To be creative implies – to some extent at least – to discover new solutions or new ways of expressing one self or finding new territory for the mind to explore. Creativity implies expansion, openness and mentally a willingness to go beyond the beating tracks. We often talk about thinking outside of the box – which means exactly that.
I believe true creativity can only be accomplished by letting go. Lose control. Set aside the established rules. Go where you are not supposed to go. Be curious. How do we discover new ways of expressing ourselves? As far as I see it the solutions lies in the unconscious mind. I think the creative person needs to be able to connect with his or her unconscious mind. We – at least traditionally in my Western part of the world – have come to almost exclusively trust our rational thinking. In most situations it comes in handy, but not when trying to expand our creativity. We cannot find new ways by rationalisation. Using the same rules or established believe systems – which is what rational thinking in reality is all about – will not make you go beyond the framework of the rules. Two plus two will always be four no matter how creative you try to be – as long as you stick with the established mathematical thinking.
Particularly for us photographers our rational mind has a tendency to get in the way. There is just so much rationality around the process of photography that we get caught up in f-stops or shutter speed, camera technique, classical compositional rules, the Golden triangle, S-curves – you name it. But sometimes we just have to let go of it all, take a chance, and just be more impulsive and trust our instincts and unconscious capacity. Like when we react to something worth photographing and we try to impose some compositional rule to make it look good, we actually make it look like something we have already seen before, something we already like. It’s not breaking through into a new dimension so to speak. I am not saying that technique and composition is to be avoided, by far, but it should work as means for our creativity – not as obstacles by taking control of our way of photographing.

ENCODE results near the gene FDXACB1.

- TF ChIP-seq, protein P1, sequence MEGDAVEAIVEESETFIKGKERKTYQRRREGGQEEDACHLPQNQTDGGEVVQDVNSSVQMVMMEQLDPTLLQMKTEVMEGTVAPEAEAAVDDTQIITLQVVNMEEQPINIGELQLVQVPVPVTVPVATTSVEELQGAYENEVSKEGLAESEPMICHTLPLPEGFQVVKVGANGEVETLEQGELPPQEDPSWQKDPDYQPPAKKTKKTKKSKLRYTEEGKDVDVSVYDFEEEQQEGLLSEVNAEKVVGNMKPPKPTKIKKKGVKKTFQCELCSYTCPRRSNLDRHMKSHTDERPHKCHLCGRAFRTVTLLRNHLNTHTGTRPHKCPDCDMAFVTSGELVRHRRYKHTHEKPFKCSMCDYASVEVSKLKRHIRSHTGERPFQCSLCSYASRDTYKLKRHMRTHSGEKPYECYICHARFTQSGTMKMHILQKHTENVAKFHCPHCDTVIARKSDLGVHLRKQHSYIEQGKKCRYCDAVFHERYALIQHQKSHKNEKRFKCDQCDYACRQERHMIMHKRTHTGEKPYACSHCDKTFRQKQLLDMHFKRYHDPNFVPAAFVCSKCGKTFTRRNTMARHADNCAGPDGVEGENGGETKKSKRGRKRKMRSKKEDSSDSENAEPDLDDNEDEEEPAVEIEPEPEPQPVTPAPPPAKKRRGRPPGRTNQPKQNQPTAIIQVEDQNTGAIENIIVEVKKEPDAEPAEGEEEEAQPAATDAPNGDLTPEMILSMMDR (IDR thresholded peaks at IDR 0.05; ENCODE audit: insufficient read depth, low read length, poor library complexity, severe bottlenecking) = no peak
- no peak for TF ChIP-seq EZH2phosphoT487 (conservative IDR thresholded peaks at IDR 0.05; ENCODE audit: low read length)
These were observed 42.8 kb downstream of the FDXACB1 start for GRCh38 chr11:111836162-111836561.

Tap into you unconscious mind when you photograph, is what I try to say. And by you, I more than anything mean myself. I am certainly too caught up with technical perfection and the «right» composition. All too often. But it’s hard to let go, it takes some guts. And even then it’s hard. That’s why I have been working to find ways to force myself to let go, to let my unconscious mind take over. And I have found a few tricks that work. Not because they produce anything spectacular, but because they give me new ideas and new tools to play with that I would not have seen otherwise. One way is simply to go out breaking the rules. Like centre the composition instead of making use of the all too perfect Golden rule. Or using a long shutter speed and move the camera around – like I did in the images accompanying this post.
Trusting the unconscious mind also means trusting your intuition or your gut feeling. I see it so often, particularly in street photography. I go around and shoot something and suddenly I have a feeling something is going on right behind me or next to me. I raise the camera, turn around and shoot without really seeing – and I often get something I would never have thought of capturing otherwise. I saw the same when I worked in the studio for the renowned documentary photographer Mary Ellen Mark many years ago. When looking through her contact sheets after she had returned from an assignment, I often noticed that one frame that came out of nowhere, I believe because Mary Ellen Mark had sensed something around her and just captured it on the fly.
How do you break out of your customary way of expressing yourself? How do you expand your creativity?